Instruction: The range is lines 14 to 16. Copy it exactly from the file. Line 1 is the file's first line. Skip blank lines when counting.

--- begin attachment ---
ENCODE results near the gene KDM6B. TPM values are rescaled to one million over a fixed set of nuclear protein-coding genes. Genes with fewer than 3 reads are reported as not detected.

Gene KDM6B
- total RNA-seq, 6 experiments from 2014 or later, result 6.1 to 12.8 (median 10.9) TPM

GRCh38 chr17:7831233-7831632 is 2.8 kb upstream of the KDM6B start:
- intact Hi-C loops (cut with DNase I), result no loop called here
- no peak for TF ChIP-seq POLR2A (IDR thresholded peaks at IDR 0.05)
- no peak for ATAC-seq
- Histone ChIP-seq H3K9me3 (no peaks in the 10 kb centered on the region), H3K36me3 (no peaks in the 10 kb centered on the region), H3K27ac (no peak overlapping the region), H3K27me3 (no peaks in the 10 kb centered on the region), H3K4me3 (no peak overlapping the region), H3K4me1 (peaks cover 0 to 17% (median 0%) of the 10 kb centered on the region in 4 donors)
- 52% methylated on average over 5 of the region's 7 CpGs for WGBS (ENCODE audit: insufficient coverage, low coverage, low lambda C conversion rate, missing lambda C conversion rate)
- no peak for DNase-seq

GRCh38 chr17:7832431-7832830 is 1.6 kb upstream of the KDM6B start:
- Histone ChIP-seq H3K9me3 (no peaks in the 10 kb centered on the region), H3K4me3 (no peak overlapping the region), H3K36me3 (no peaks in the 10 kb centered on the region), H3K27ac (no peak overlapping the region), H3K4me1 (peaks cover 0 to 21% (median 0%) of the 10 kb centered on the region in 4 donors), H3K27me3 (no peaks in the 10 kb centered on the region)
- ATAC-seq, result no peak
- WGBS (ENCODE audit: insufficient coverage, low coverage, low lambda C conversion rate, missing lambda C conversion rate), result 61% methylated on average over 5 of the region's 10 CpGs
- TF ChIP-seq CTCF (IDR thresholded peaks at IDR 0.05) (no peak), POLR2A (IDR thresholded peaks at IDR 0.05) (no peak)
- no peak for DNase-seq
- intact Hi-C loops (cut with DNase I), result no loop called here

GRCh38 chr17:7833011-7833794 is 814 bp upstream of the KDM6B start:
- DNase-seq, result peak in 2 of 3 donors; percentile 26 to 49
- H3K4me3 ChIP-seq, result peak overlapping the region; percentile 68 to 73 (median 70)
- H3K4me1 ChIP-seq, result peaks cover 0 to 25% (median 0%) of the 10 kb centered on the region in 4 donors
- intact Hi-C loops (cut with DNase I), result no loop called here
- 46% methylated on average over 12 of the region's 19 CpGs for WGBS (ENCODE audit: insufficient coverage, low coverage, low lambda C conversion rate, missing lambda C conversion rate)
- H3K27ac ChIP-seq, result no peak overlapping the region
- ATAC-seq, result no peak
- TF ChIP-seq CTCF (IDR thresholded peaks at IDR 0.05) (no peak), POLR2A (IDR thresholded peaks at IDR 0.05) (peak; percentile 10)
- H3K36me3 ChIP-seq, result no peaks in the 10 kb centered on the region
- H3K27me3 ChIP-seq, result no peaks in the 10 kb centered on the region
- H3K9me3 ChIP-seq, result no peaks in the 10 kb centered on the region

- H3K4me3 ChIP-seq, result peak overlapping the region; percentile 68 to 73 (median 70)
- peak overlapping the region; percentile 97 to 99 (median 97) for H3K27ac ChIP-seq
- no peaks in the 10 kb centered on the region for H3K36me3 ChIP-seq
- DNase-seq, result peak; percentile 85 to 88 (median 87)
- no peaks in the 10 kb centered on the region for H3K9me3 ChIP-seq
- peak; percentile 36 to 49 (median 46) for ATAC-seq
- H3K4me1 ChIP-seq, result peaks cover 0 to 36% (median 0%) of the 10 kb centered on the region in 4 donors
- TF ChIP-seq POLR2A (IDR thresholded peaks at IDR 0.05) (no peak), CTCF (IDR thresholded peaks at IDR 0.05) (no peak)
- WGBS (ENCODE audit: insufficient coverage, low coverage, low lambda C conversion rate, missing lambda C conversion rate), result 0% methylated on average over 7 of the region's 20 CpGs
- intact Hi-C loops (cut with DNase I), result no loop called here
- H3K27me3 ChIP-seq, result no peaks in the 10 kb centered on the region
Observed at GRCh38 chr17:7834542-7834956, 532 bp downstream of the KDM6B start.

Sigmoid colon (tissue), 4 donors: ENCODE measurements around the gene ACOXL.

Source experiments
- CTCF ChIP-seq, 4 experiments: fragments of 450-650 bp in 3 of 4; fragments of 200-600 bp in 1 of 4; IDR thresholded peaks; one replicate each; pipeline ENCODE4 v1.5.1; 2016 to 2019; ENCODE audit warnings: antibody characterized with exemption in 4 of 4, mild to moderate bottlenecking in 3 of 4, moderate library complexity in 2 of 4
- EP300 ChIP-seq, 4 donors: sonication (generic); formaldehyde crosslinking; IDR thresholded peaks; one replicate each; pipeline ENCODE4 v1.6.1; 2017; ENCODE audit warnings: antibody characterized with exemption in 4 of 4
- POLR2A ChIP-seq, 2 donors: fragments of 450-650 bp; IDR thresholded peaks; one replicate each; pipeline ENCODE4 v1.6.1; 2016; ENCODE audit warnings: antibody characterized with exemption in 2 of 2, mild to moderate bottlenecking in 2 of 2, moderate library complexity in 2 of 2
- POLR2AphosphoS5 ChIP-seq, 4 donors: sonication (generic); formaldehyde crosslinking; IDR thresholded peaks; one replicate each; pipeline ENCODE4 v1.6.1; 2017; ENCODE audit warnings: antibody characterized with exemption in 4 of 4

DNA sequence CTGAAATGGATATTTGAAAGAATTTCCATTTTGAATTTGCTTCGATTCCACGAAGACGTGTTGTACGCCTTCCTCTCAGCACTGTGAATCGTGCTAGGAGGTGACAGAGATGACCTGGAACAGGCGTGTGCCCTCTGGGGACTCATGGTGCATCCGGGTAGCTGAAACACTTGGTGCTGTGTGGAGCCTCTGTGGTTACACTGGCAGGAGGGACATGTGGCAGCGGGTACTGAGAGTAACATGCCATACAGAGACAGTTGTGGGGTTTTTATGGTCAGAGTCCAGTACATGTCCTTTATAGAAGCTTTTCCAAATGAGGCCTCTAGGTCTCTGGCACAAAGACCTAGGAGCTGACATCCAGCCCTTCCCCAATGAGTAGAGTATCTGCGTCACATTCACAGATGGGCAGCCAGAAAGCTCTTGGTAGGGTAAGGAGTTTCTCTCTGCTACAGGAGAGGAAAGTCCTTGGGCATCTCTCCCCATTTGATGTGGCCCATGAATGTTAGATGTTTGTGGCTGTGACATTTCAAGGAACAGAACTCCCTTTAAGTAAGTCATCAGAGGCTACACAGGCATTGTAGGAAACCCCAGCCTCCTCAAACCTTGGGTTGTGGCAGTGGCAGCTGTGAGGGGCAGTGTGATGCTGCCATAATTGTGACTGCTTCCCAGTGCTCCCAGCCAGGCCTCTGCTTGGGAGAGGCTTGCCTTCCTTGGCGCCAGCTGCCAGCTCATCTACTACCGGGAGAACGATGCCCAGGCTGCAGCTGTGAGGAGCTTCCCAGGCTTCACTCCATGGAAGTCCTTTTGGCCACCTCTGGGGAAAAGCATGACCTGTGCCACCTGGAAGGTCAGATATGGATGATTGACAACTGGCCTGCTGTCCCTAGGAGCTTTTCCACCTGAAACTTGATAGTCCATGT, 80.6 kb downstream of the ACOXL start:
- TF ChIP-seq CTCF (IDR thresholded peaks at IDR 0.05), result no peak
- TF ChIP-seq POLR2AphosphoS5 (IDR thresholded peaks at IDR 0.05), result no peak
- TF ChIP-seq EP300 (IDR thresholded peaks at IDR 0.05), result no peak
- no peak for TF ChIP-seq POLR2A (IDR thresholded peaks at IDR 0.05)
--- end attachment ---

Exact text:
- WGBS (ENCODE audit: insufficient coverage, low coverage, low lambda C conversion rate, missing lambda C conversion rate), result 61% methylated on average over 5 of the region's 10 CpGs
- TF ChIP-seq CTCF (IDR thresholded peaks at IDR 0.05) (no peak), POLR2A (IDR thresholded peaks at IDR 0.05) (no peak)
- no peak for DNase-seq